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From Peanuts to the Pressbox: Insider Sports Stories from a Life Behind the Mic

By: Eli Gold with M. B. Roberts; Foreword by Verne Lundquist
Reviewed by: Don Alexander
Thomas Nelson Publishers, 2009
$24.99, Hardcover

One may know Eli Gold as the radio voice of The Crimson Tide, of NASCAR, of the Birmingham Bulls, or of regional Ford advertisements. But how about the Long Island Ducks, the Roanoke Valley Rebels, World of Outlaws races, or Arena Football? From Peanuts to the Pressbox is a delightful collection of stories about broadcasting, from the recollections of a man whose mom (primarily because of excessive absences) negotiated his high school diploma: “He knows what he wants to do. Give him his diploma, and he won’t bother anyone.”

If one reads this book hoping for an abundance of Crimson Tide tales, he should read one of Gold’s earlier books, Crimson Nation or Bear’s Boys. Rather, From Peanuts to the Pressbox is about his sportscasting career—the skill, timing, luck, perseverance, and tenacity of Eli Gold.

The “sports crazy kid” from Brooklyn begins his stories even before his selling peanuts in Madison Square Garden, and they run through the beginnings of the current college football season. His tales—ghosted by M. B. Roberts from hours and hours of dictation—flow easily and span a wide range of topics, sports venues, and personalities. While the stories focus more on aspects of broadcasting (and broadcasting personalities) than on the events themselves, both sports fans and communications aficionados will enjoy this collection. The reader will certainly be impressed by Gold’s continued diverse and incredibly busy schedule. He continues the active and tenacious schedule of his early years, and he tells great stories about this career.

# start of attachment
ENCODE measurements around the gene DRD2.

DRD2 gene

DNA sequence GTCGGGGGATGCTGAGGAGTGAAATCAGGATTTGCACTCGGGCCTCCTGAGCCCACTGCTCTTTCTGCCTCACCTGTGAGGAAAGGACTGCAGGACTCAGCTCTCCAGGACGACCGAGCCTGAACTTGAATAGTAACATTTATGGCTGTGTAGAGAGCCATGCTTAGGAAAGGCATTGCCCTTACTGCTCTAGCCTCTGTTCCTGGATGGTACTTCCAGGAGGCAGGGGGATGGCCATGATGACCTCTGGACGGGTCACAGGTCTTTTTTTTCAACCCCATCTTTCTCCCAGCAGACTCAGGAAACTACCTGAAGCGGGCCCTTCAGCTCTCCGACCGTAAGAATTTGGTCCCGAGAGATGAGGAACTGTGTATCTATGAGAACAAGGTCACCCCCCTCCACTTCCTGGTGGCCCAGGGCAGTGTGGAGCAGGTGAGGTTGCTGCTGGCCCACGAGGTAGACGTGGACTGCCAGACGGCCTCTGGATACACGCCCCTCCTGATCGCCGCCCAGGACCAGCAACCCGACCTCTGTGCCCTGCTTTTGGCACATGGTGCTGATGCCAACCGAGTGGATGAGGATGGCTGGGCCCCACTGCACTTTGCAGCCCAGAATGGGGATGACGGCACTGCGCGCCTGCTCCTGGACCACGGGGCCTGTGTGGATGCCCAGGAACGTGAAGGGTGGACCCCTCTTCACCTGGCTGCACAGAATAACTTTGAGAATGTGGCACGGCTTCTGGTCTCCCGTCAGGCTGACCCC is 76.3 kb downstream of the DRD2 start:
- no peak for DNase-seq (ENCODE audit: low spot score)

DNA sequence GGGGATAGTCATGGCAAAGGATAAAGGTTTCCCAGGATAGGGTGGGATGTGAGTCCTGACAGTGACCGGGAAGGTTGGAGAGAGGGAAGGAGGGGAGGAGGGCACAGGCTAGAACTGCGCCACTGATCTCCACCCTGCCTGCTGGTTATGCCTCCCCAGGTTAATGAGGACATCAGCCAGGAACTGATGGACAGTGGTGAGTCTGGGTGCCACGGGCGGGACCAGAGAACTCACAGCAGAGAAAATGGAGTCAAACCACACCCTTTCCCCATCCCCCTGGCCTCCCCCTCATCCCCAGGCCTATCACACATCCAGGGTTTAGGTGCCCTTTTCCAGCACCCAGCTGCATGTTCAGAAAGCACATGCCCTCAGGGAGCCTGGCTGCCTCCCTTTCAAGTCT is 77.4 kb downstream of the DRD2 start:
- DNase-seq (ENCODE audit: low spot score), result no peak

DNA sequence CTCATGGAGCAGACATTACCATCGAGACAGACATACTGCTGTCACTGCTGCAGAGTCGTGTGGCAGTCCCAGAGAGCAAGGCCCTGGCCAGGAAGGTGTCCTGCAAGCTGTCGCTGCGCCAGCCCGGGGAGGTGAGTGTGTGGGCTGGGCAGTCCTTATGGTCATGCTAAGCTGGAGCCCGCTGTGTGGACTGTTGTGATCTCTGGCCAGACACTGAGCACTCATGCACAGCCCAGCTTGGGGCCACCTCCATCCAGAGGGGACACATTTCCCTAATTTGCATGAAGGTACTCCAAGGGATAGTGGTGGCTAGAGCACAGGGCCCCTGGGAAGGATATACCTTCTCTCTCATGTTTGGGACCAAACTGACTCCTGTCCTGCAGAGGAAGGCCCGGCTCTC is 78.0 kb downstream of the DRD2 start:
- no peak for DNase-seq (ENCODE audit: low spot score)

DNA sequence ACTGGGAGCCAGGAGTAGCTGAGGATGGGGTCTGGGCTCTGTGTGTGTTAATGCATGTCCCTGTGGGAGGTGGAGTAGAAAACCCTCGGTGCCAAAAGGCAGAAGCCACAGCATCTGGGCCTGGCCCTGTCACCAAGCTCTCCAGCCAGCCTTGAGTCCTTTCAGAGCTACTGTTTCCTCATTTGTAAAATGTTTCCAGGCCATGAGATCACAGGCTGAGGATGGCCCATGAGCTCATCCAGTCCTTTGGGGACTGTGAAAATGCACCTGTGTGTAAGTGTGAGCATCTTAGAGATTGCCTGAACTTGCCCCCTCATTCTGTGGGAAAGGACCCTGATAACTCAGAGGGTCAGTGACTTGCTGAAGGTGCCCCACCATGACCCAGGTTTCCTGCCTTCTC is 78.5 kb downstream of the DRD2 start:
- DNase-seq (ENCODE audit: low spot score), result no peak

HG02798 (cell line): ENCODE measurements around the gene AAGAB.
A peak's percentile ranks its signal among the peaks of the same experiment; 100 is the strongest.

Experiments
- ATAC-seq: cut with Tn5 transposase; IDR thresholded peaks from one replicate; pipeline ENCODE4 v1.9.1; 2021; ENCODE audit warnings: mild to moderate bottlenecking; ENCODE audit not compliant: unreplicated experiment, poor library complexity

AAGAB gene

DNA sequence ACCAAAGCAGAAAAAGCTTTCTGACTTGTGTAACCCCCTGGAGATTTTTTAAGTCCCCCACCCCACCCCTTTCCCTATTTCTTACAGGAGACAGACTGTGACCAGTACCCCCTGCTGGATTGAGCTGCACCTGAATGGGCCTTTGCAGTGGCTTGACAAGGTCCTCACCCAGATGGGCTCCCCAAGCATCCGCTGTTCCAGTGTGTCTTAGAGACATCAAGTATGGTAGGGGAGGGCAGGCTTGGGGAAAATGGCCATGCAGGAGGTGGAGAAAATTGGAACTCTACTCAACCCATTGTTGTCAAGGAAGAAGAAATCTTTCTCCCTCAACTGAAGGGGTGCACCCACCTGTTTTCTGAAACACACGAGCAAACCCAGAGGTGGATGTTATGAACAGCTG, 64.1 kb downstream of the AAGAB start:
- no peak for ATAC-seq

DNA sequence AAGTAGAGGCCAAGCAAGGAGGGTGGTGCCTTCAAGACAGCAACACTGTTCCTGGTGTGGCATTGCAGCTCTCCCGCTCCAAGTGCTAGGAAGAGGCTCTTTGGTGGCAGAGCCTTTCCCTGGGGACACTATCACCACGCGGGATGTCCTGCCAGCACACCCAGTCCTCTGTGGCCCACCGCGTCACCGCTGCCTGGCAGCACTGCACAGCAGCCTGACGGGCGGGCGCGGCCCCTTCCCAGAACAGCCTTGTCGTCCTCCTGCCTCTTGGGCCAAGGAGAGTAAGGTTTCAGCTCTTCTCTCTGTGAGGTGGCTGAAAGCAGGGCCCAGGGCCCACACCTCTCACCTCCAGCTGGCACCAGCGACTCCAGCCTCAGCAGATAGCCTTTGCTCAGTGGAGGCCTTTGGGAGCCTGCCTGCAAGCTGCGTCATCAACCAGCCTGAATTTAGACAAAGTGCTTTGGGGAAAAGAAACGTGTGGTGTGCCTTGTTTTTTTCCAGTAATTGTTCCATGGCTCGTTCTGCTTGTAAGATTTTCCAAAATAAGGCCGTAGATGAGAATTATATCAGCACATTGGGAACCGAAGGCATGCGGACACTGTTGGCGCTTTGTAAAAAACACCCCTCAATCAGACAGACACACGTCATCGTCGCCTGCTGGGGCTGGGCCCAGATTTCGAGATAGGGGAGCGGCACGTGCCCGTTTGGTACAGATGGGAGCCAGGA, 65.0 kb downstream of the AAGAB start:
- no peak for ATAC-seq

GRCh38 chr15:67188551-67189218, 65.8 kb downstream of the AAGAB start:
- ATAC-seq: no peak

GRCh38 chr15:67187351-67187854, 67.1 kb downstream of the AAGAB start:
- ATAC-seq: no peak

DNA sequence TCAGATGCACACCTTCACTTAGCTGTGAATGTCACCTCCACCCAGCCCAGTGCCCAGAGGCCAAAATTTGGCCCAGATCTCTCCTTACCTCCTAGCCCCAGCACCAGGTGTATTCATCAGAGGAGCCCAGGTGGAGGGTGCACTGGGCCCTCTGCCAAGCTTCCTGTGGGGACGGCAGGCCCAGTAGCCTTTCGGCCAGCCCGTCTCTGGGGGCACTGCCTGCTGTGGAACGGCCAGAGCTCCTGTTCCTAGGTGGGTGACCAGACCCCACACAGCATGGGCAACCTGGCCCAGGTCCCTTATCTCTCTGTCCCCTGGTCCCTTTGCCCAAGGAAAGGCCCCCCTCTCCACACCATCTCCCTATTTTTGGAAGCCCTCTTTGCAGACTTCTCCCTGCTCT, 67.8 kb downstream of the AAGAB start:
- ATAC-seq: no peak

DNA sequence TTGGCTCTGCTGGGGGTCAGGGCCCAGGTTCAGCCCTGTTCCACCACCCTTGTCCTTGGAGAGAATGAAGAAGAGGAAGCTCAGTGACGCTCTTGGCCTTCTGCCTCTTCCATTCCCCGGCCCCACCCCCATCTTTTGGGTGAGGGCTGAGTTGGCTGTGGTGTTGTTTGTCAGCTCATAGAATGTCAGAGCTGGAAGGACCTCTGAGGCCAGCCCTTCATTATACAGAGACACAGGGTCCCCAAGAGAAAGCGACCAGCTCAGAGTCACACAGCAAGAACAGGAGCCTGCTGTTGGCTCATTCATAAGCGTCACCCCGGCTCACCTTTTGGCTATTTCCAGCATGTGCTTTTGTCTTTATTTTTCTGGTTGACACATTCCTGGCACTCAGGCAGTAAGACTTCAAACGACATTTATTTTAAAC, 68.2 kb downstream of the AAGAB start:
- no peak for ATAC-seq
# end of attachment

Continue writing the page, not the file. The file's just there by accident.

The light, casual style, the myriad of topics, and the brevity of most tales make From Peanuts to the Pressbox the perfect book for a travel bag, a bedside table, or lawn chair escape. It can easily be put down and more easily picked up. It is truly a fun read. Dec 2009

Don Alexander, a stay-at-home dad, is a retired Professor of Mathematics.

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